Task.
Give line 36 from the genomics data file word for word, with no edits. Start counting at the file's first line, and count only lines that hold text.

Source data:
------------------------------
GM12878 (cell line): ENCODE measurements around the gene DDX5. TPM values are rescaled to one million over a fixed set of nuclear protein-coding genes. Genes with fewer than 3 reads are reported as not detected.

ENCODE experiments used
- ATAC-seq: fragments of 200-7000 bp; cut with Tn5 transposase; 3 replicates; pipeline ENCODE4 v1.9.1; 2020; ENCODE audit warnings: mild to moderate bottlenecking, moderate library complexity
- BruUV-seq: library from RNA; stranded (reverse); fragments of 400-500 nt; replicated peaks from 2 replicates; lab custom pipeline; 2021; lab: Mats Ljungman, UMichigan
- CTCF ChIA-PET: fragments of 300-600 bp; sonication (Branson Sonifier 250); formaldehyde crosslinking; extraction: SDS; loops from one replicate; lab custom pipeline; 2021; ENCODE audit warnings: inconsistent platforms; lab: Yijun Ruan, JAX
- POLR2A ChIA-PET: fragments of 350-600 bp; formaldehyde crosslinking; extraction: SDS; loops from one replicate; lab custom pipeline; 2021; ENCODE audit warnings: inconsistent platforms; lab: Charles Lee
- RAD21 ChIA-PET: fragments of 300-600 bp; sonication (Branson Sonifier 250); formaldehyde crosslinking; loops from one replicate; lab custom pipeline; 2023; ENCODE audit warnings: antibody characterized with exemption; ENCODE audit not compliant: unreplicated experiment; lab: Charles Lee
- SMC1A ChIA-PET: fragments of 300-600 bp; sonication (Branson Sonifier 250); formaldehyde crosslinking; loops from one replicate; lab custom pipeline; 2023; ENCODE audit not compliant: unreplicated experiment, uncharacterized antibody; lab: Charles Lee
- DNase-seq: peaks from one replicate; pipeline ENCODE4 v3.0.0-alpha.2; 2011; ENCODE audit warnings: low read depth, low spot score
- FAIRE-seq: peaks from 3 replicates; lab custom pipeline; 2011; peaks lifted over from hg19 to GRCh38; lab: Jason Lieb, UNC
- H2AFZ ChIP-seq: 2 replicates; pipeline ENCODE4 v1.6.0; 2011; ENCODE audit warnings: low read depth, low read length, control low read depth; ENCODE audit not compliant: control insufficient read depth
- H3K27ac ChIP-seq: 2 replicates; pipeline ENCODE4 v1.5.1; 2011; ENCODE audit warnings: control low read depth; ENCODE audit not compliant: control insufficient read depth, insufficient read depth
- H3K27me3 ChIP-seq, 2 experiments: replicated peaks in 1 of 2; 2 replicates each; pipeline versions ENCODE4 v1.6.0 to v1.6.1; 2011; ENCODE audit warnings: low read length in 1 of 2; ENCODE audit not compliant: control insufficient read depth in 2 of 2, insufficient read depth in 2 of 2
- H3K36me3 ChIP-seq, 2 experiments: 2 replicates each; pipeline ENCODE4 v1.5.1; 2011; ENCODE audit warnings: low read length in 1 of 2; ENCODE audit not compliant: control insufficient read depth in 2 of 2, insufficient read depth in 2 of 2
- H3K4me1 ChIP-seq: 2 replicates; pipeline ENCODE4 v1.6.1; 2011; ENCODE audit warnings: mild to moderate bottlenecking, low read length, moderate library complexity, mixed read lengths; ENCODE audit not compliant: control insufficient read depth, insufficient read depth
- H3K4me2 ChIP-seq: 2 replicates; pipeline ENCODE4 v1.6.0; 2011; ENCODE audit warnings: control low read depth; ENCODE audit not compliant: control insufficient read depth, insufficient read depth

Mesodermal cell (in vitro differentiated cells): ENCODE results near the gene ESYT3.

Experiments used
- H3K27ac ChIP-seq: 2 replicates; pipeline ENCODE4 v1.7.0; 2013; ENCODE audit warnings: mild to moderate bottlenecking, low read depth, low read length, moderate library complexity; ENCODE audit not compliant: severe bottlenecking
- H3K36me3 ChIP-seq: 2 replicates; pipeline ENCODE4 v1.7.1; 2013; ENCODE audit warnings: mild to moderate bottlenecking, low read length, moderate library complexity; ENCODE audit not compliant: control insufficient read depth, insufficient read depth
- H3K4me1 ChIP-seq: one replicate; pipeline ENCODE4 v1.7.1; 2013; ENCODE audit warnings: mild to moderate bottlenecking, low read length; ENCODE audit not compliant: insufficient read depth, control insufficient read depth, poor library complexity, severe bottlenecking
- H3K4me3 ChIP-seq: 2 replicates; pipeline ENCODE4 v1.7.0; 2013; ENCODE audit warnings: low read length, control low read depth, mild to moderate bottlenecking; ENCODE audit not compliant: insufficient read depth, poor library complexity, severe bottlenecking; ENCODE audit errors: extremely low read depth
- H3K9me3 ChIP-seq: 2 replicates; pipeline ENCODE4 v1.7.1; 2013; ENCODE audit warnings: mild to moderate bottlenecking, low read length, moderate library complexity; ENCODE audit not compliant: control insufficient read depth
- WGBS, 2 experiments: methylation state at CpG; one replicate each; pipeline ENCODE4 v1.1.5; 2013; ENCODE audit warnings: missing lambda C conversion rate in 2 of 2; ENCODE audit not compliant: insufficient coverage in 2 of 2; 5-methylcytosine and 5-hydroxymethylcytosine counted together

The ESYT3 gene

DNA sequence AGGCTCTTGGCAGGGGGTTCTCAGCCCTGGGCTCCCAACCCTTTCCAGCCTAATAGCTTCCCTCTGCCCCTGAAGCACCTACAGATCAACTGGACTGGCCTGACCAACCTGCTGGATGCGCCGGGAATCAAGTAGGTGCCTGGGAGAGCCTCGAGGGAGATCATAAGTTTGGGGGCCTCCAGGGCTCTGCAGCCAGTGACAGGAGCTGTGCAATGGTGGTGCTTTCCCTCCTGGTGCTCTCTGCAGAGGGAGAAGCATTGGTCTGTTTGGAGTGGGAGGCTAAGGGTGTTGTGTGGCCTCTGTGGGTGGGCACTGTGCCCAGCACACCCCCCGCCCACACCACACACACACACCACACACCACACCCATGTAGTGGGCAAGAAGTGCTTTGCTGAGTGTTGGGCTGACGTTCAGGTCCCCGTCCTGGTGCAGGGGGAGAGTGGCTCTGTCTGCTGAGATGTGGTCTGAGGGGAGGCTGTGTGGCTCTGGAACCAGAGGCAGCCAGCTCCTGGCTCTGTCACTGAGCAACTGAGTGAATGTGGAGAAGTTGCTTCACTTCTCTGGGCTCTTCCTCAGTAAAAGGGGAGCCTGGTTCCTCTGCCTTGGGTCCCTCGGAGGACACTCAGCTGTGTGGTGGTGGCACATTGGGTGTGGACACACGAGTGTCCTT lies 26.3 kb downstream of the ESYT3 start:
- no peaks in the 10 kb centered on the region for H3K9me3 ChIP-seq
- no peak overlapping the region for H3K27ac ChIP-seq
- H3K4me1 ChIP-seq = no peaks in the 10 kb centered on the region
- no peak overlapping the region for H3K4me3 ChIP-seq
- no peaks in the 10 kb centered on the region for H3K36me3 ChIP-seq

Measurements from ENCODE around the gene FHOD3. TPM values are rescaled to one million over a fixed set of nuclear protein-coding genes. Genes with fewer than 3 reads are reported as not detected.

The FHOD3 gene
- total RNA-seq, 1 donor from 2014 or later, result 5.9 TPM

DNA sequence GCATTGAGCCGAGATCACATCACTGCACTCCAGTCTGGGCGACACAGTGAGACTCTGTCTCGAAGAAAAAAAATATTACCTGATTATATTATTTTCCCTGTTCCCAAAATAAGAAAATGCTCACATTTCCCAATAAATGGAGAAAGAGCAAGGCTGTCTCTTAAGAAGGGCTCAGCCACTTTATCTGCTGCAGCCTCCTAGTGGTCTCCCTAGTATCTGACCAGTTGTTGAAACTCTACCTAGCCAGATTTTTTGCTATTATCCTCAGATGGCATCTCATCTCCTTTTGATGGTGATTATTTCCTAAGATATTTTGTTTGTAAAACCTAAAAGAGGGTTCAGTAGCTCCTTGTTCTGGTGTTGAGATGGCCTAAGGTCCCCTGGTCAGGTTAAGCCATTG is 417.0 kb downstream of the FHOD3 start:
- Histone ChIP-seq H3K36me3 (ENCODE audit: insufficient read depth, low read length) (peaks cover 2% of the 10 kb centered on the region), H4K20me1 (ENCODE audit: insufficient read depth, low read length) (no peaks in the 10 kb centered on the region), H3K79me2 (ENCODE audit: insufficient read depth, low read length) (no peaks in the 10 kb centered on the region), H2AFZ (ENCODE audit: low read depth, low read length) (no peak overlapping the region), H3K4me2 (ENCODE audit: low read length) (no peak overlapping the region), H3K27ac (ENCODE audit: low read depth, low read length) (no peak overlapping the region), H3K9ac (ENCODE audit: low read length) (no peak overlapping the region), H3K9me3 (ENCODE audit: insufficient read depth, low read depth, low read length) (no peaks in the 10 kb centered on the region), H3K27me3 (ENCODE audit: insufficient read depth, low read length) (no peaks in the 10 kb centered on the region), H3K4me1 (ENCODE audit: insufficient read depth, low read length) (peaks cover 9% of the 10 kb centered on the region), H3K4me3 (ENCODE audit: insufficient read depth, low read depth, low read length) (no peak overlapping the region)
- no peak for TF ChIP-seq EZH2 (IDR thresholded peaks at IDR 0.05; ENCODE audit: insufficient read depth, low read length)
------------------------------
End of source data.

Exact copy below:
- Histone ChIP-seq H3K36me3 (ENCODE audit: insufficient read depth, low read length) (peaks cover 2% of the 10 kb centered on the region), H4K20me1 (ENCODE audit: insufficient read depth, low read length) (no peaks in the 10 kb centered on the region), H3K79me2 (ENCODE audit: insufficient read depth, low read length) (no peaks in the 10 kb centered on the region), H2AFZ (ENCODE audit: low read depth, low read length) (no peak overlapping the region), H3K4me2 (ENCODE audit: low read length) (no peak overlapping the region), H3K27ac (ENCODE audit: low read depth, low read length) (no peak overlapping the region), H3K9ac (ENCODE audit: low read length) (no peak overlapping the region), H3K9me3 (ENCODE audit: insufficient read depth, low read depth, low read length) (no peaks in the 10 kb centered on the region), H3K27me3 (ENCODE audit: insufficient read depth, low read length) (no peaks in the 10 kb centered on the region), H3K4me1 (ENCODE audit: insufficient read depth, low read length) (peaks cover 9% of the 10 kb centered on the region), H3K4me3 (ENCODE audit: insufficient read depth, low read depth, low read length) (no peak overlapping the region)